Steam is packed with a variety of useful features you may not be aware of, but third-party developers have made utilities and websites that add even more features to Steam. From moving installed games to other hard drives without re-downloading them to managing your game backlog and seeing just how much money your Steam library is worth, these tools add a variety of missing features.
Steam has gradually added features you once needed third-party programs for. You can now choose an install location every time you install a game, see the games you and another person both own (perfect for deciding a game to play together), and get email notifications when games on your wishlist go on sale.
Steam Mover – Move Installed Games
Steam now allows you to select an installation location when you install your games, which is particularly useful if you have limited storage space — perhaps you have a small solid-state drive and a larger drive where you want to install your games.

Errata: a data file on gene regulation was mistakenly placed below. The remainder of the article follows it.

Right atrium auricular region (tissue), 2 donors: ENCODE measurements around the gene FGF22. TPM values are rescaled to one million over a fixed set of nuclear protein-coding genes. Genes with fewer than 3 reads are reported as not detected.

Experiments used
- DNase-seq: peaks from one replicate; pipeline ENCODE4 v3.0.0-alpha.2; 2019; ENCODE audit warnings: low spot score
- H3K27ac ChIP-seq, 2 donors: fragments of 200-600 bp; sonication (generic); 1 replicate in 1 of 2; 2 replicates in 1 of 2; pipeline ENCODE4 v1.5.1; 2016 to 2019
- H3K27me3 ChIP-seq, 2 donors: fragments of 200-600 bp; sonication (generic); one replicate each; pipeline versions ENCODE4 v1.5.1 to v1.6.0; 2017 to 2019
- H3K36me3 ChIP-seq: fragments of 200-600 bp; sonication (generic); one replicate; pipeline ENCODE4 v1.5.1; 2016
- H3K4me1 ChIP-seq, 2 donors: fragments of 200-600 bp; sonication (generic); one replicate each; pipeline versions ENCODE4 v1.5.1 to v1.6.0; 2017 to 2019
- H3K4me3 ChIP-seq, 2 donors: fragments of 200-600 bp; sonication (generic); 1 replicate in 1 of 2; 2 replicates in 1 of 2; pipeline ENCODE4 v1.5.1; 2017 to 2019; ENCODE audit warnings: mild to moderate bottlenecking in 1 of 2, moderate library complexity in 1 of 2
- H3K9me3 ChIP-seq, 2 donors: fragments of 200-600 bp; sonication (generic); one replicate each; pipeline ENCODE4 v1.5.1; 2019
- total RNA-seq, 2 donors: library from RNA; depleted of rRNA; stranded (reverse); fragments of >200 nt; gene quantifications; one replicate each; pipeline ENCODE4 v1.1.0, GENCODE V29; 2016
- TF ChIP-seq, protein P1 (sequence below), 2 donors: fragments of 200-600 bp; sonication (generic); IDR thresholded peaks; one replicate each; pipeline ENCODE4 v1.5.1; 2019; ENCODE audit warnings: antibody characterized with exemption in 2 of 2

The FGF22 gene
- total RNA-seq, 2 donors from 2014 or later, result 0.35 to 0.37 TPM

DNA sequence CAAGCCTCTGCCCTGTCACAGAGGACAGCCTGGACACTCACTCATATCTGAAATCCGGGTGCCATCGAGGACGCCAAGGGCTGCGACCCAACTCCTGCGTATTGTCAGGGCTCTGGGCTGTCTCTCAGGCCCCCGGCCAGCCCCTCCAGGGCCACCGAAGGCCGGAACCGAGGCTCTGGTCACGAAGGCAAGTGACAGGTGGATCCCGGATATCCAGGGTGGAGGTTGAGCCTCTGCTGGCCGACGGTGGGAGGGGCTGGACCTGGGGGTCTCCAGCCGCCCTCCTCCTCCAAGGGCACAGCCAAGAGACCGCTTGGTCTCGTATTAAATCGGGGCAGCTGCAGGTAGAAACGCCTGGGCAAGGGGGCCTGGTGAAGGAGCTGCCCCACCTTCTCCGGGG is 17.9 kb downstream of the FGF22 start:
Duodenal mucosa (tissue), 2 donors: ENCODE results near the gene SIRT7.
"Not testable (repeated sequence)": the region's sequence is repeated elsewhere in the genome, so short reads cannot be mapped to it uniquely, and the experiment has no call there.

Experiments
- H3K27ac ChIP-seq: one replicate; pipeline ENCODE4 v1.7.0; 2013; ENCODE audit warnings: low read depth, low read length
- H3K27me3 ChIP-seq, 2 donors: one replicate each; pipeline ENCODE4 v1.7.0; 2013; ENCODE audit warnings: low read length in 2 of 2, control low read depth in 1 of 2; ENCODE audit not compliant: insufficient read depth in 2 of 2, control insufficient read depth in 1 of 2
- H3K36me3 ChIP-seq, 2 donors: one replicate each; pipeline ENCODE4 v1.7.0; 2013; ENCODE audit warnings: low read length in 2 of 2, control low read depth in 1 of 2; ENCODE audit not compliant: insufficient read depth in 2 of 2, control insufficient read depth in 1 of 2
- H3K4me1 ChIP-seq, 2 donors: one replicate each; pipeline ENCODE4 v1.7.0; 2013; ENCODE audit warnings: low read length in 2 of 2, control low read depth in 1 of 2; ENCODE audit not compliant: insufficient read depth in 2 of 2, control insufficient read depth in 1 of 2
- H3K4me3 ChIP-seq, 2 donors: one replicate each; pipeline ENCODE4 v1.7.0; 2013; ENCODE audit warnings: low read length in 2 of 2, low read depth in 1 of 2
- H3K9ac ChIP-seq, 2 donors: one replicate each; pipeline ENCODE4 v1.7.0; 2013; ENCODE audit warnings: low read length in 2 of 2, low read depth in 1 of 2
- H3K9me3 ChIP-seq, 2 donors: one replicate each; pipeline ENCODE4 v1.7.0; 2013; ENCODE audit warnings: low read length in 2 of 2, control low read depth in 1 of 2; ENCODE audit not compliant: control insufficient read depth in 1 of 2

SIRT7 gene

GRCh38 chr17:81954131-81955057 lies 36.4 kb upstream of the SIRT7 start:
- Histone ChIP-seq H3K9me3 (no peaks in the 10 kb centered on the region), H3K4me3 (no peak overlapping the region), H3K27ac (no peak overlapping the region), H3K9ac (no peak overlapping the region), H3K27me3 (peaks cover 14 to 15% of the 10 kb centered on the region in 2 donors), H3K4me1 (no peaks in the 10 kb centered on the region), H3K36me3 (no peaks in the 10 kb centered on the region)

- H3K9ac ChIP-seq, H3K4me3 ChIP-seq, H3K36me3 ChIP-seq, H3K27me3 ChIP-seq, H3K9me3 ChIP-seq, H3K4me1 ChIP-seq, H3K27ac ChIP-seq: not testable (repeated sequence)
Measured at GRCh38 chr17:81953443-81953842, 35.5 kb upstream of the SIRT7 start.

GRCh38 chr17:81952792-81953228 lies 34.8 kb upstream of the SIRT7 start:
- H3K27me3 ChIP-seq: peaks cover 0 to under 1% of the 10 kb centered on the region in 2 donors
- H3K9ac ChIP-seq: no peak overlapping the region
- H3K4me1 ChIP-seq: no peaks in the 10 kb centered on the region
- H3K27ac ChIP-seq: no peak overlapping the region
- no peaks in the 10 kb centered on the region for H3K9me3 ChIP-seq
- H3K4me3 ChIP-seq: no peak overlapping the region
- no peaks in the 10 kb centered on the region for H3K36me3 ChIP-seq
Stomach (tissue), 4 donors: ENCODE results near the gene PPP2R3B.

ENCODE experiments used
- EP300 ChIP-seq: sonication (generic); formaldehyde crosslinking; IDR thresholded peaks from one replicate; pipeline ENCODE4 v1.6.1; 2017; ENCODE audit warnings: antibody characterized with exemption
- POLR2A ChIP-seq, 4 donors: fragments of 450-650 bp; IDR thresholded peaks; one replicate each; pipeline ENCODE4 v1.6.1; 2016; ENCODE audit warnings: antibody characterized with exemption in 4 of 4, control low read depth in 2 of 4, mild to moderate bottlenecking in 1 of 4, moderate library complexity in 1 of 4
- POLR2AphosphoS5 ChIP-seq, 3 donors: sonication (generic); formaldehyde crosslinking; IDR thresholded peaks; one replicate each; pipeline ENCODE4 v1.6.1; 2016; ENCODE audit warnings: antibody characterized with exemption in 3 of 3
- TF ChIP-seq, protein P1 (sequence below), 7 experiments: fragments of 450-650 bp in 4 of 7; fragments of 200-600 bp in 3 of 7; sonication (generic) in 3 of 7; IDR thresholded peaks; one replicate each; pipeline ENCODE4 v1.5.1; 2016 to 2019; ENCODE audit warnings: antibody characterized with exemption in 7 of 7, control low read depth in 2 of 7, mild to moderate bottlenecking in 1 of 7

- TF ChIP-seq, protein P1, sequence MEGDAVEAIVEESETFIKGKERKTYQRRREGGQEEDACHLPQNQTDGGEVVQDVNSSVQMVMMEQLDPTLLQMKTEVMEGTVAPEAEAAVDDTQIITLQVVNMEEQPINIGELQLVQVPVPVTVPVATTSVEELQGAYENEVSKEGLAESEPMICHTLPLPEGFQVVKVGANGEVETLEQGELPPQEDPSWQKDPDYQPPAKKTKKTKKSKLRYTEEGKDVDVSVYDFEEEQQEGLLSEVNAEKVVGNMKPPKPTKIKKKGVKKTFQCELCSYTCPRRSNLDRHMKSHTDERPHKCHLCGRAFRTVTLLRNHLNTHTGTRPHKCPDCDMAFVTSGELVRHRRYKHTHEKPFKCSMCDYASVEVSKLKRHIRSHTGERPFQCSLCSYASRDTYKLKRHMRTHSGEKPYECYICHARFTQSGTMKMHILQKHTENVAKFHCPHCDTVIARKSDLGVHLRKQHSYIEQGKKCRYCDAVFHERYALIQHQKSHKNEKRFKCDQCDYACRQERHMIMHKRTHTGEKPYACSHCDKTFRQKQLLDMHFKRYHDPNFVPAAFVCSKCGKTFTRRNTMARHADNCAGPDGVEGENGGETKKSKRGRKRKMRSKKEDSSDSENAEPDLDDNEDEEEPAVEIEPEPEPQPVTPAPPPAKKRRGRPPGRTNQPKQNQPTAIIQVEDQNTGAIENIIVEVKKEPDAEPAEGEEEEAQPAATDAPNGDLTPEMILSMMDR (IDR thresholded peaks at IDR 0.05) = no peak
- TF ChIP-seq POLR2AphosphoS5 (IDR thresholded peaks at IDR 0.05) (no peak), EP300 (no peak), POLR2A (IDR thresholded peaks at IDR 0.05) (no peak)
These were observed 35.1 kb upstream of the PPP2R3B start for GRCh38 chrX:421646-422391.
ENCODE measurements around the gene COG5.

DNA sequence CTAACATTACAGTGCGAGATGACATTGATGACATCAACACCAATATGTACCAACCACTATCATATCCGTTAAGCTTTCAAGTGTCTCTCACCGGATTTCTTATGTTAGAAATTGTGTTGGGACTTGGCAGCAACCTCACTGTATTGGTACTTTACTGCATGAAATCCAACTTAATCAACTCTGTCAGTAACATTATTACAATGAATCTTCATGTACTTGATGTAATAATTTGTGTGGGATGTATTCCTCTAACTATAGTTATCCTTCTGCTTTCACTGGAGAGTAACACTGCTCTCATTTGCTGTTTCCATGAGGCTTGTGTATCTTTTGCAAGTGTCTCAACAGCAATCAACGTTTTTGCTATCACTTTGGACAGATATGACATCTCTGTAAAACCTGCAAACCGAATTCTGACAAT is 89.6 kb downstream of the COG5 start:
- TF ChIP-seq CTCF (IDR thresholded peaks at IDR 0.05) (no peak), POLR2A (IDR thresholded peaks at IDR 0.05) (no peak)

However, if you want to change the installation location of a Steam game after installing it, you’ll normally need to remove the game and then install it again, downloading all the game’s data again in the process. This could take a while and could be a problem if you have a slow Internet connection or one with a bandwidth cap.
Depressurizer – Easily Manage Steam Game Categories
If you’ve ever tried to categorize your games in Steam, you’ll know that it can be an exercise in frustration. You can only assign a category to one game at a time, and you have to do it by opening a context menu, opening a dialog box, and assigning the category. You can’t easily categorize multiple games at once. If you want to rename a category, you can’t – you can only create a new category and slowly reassign each individual game to the new category one-by-one. Worse yet, Steam can sometimes forget these categories when you log in from another PC, forcing you to start over and do the whole tedious process from scratch.